Courts sometimes limit the category of bystanders who can recover for NIED to the victim's "family members." Is a same-sex domestic partner a "family member" in this context?
See Gain v. Carroll Mill Co., Inc., 114 Wash.2d 254, 787 P.2d 553 (1990) (dissent).
"There is another, but separate point which requires discussion. One of the fundamental issues in this type of case is determination of the class of persons whose peril causes the mental distress. In other words, what was the relationship of the plaintiff to the victim? That question should pose no issue here because the plaintiffs were father and brother of the decedent.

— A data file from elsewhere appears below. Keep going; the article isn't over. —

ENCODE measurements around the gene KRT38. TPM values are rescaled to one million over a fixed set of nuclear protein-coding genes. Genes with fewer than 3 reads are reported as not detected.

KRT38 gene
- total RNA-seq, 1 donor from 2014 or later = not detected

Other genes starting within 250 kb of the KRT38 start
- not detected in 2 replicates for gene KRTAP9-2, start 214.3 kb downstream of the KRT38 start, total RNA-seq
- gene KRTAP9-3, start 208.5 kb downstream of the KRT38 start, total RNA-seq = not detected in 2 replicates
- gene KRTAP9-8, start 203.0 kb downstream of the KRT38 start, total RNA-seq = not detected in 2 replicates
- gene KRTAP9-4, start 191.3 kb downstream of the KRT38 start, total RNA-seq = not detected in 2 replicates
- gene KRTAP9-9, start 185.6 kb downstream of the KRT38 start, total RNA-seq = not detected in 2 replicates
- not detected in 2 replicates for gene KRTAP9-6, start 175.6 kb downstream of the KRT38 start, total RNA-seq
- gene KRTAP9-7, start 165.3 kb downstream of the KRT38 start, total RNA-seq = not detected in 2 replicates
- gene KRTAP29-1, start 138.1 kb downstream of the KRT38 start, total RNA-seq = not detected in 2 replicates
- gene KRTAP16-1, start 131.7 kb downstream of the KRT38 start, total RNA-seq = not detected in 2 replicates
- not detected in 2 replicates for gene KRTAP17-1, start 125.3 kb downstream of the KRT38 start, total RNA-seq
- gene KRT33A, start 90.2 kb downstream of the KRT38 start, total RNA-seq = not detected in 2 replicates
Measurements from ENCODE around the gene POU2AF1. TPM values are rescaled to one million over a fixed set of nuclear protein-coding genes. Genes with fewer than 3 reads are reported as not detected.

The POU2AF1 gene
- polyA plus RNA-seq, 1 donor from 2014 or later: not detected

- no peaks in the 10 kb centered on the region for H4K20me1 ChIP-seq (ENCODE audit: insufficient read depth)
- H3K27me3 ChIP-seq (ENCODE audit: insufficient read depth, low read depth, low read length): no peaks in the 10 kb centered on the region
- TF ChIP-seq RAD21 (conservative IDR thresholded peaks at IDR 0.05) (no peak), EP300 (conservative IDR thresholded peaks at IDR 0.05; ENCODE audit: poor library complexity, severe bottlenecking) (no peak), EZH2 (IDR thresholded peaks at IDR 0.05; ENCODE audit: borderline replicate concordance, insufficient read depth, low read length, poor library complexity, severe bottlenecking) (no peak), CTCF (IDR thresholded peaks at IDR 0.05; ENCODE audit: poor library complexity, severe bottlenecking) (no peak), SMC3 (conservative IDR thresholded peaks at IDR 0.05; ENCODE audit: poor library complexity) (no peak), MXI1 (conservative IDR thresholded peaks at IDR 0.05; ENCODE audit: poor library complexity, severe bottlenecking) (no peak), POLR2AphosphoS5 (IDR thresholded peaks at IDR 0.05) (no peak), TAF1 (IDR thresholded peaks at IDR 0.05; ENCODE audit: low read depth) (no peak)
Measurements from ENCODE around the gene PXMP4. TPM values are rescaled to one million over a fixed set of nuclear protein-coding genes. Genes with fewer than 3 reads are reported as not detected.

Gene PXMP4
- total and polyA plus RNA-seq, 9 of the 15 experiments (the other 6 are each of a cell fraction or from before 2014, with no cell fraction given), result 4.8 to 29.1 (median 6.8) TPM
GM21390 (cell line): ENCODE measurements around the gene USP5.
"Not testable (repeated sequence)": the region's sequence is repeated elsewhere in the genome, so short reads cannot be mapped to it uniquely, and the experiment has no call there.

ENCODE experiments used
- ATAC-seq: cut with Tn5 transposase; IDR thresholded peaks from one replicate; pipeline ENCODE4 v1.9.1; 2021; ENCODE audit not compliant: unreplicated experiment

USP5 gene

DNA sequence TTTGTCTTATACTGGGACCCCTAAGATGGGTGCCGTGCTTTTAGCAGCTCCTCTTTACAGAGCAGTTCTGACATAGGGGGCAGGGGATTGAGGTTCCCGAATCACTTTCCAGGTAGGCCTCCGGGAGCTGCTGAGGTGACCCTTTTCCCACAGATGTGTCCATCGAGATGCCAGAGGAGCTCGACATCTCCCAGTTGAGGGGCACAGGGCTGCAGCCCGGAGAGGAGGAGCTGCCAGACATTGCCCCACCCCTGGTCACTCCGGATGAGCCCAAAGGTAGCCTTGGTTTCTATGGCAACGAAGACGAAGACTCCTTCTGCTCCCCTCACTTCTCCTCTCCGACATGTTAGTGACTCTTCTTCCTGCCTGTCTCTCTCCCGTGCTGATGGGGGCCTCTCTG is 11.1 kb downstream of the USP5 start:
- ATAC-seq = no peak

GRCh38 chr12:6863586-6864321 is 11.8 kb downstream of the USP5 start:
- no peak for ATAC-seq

If recovery is allowed, this relationship is a protected one. 3 F. Harper, F. James & O. Gray, Torts § 18.4, at 690 (2d ed.1986).
Nonetheless, the majority causes substantial confusion for future cases. The majority haphazardly refers to the relationship as involving a “family member,” a “loved one,” a “relative,” and the “victim.” The majority provides no guidance as to the legal meaning of these imprecise and unnecessary categories. I assume that the majority's loose language will, someday, require us to decide whether a pet *267 is a family member or a loved one. There is a split of authority on that one. Roman v. Carroll, 127 Ariz. 398, 621 P.2d 307 (1980) holds no; Campbell v. Animal Quarantine Station, 63 Hawaii 557, 632 P.2d 1066 (1981) holds yes."